In 2016, then-Denver Broncos linebacker Brandon Marshall followed Colin Kaepernick's lead and kneeled during the national anthem in protest of police brutality and racial injustice.
Marshall believes the public is finally seeing four years later why he, Kaepernick, and others took a knee.
"Back then, we were called rogues, people said that we didn't deserve jobs, but this is what we were talking about then," Marshall told ESPN's Jeff Legwold.
Protests against racism and police brutality began across North America in response to George Floyd's death Monday in Minneapolis. Floyd, a 46-year-old black man, died after now-former police officer Derek Chauvin pinned him to the ground with his knee for over eight minutes while Floyd was in handcuffs. Chauvin was fired and has since been charged with third-degree murder and second-degree manslaughter.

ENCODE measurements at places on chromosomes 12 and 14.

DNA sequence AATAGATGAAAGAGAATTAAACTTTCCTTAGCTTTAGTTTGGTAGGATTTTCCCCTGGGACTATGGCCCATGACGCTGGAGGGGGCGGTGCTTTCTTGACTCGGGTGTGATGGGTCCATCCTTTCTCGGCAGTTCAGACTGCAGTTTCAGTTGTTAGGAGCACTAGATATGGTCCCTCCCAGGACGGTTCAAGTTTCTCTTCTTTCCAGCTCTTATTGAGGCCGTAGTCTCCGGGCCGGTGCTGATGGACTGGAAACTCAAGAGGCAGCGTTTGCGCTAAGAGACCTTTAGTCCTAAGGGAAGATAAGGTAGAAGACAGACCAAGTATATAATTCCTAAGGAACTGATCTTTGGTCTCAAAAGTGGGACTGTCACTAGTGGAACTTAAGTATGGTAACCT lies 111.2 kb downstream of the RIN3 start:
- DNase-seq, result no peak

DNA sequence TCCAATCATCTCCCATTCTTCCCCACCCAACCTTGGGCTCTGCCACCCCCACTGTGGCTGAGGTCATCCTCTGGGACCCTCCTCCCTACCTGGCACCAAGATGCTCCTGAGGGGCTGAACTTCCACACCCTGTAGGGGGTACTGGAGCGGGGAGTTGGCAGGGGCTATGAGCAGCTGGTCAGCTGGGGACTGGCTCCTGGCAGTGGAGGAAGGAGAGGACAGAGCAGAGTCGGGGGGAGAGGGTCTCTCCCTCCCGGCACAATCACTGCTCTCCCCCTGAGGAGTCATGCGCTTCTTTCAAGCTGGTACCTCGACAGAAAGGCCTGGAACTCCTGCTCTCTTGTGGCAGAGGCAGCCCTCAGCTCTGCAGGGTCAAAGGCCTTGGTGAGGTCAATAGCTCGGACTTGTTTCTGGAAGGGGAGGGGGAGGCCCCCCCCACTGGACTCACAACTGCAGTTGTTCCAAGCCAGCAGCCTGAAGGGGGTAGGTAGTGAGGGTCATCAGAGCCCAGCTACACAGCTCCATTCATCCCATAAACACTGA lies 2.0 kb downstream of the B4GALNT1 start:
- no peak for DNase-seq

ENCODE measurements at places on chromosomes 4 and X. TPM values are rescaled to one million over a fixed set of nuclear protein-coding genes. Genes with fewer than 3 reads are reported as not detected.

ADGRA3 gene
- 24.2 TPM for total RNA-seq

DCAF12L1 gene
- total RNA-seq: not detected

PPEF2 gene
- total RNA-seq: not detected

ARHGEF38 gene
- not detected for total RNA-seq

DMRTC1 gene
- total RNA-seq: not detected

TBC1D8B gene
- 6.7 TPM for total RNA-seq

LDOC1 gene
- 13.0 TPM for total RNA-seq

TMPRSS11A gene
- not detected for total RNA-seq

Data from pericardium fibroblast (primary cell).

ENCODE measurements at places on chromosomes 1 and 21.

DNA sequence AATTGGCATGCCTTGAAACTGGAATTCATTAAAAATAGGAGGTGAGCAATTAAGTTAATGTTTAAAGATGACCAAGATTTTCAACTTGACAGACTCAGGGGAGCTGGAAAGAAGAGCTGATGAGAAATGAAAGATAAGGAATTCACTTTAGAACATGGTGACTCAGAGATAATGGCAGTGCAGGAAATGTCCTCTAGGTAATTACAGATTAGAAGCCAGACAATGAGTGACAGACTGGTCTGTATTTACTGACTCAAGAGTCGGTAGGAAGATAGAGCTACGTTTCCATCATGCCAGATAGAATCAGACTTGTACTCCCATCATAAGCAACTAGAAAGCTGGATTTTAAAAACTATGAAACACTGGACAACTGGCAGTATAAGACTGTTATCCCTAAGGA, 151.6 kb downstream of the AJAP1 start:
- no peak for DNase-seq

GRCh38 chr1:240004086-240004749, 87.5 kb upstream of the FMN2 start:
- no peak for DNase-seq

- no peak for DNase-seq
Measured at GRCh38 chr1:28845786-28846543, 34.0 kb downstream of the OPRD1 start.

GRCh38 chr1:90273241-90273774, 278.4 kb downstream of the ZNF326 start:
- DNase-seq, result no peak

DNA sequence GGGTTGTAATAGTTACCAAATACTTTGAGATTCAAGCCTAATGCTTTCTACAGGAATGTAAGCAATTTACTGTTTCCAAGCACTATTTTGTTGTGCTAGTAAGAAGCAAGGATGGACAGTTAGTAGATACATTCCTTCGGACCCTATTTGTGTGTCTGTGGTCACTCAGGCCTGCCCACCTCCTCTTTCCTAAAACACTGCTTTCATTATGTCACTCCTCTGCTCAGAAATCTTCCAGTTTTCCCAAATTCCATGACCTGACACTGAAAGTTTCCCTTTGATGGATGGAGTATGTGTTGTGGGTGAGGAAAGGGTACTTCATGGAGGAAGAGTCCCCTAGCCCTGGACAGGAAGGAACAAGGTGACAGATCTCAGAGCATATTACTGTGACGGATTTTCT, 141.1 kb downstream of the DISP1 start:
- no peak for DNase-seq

Kaepernick and others who kneeled were vilified by many, including President Donald Trump.
"I think people are looking at (Kaepernick) now like, 'OK, maybe he knew,'" Marshall said. "People didn't want to hear the message after, 'Oh, they were kneeling.' They didn't want that message, weren't ready for it, didn't listen. I hope, and I look at it, I hope people are ready for the message. I really hope they're ready for change."
An independent autopsy commissioned by Floyd's family determined he died by mechanical asphyxia caused by the knee on his neck, according to David K. Li of NBC News.